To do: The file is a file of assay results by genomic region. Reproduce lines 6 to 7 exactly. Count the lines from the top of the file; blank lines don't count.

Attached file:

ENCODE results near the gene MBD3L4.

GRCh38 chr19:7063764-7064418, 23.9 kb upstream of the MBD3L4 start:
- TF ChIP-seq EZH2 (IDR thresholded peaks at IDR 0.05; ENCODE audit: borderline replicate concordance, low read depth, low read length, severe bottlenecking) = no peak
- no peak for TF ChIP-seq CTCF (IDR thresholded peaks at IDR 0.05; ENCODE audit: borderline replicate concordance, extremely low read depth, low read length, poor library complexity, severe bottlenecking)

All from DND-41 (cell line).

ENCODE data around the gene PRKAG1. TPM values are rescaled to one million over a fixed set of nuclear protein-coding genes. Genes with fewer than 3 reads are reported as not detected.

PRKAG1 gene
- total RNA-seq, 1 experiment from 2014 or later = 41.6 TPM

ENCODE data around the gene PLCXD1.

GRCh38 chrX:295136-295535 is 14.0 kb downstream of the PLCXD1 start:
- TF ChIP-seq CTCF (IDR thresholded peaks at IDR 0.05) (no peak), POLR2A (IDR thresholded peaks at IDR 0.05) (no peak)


ENCODE data around the gene PRKAG1. TPM values are rescaled to one million over a fixed set of nuclear protein-coding genes. Genes with fewer than 3 reads are reported as not detected.

PRKAG1 gene